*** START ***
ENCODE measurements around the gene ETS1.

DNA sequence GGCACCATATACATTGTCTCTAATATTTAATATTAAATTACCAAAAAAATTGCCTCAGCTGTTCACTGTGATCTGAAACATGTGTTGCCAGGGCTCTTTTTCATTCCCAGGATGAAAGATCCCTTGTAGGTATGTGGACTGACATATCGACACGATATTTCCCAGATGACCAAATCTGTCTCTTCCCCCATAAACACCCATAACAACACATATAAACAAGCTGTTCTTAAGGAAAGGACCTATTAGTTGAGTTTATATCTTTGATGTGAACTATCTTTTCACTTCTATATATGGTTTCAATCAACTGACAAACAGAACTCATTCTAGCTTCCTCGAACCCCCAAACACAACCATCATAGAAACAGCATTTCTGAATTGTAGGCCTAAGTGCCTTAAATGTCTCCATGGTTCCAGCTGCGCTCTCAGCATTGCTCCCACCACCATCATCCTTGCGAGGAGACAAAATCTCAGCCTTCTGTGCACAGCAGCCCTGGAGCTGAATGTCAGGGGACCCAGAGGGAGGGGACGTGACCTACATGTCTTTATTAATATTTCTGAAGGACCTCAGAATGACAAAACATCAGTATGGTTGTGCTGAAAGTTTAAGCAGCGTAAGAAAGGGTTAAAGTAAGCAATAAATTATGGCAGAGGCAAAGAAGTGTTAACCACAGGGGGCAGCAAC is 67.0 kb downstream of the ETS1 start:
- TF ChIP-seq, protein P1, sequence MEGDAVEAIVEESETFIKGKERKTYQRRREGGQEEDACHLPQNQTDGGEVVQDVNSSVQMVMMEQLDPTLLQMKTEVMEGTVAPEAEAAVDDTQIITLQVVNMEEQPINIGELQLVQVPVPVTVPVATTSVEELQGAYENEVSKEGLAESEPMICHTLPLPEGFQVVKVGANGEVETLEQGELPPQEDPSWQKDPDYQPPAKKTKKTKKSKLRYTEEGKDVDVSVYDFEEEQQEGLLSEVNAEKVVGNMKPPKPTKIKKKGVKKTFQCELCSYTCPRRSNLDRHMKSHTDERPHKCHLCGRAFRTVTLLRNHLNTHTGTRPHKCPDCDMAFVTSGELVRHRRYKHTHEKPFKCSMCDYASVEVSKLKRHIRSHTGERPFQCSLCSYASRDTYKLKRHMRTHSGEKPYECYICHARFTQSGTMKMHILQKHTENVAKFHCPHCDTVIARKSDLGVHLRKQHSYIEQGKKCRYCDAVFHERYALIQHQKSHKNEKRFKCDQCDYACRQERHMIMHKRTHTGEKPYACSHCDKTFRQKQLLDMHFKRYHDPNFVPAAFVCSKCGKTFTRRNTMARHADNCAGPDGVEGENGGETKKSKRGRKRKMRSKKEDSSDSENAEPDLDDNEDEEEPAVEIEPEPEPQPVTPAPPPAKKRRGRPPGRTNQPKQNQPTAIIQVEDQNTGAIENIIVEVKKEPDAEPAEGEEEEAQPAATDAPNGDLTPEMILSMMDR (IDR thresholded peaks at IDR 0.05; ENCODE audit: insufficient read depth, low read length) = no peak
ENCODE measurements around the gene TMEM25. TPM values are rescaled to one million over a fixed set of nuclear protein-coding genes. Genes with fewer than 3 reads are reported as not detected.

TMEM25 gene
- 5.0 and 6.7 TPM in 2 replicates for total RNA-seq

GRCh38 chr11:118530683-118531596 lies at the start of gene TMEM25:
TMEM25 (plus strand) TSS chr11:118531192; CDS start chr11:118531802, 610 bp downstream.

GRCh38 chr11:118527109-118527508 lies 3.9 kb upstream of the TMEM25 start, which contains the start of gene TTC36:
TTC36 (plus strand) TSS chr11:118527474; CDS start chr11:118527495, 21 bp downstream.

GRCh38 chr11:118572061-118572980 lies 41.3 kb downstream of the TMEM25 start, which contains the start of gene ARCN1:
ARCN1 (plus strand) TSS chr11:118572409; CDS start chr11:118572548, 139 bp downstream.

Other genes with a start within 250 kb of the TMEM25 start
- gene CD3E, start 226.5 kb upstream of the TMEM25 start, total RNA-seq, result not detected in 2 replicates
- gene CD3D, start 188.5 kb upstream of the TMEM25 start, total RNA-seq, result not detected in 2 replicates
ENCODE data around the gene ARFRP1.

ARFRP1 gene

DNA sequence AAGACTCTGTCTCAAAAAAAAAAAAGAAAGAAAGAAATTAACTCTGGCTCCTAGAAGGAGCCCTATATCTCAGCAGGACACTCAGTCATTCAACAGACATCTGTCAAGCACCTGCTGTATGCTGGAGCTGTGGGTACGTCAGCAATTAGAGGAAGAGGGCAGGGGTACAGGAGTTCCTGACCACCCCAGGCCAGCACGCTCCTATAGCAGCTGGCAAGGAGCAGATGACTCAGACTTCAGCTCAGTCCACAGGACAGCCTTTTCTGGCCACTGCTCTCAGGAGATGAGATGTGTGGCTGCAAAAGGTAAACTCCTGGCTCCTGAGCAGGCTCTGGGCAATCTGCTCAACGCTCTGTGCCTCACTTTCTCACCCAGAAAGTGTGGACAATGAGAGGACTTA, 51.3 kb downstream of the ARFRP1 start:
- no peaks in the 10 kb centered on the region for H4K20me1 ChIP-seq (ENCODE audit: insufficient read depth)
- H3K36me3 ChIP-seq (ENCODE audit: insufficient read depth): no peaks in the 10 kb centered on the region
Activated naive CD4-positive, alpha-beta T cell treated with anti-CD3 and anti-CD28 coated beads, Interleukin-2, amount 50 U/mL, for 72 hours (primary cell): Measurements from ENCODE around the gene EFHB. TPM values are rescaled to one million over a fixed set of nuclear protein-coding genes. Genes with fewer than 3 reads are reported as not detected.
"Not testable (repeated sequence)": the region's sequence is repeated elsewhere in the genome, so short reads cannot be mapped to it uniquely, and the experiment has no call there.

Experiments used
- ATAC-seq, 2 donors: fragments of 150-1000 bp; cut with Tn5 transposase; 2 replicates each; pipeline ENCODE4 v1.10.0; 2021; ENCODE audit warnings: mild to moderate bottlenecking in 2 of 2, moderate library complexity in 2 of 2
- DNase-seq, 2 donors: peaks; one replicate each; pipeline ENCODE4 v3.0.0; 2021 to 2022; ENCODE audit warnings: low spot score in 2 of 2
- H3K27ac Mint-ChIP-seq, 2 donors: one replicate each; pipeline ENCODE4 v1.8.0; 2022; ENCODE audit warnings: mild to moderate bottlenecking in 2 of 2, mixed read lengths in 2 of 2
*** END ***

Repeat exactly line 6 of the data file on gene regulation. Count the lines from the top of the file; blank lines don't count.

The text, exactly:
- 5.0 and 6.7 TPM in 2 replicates for total RNA-seq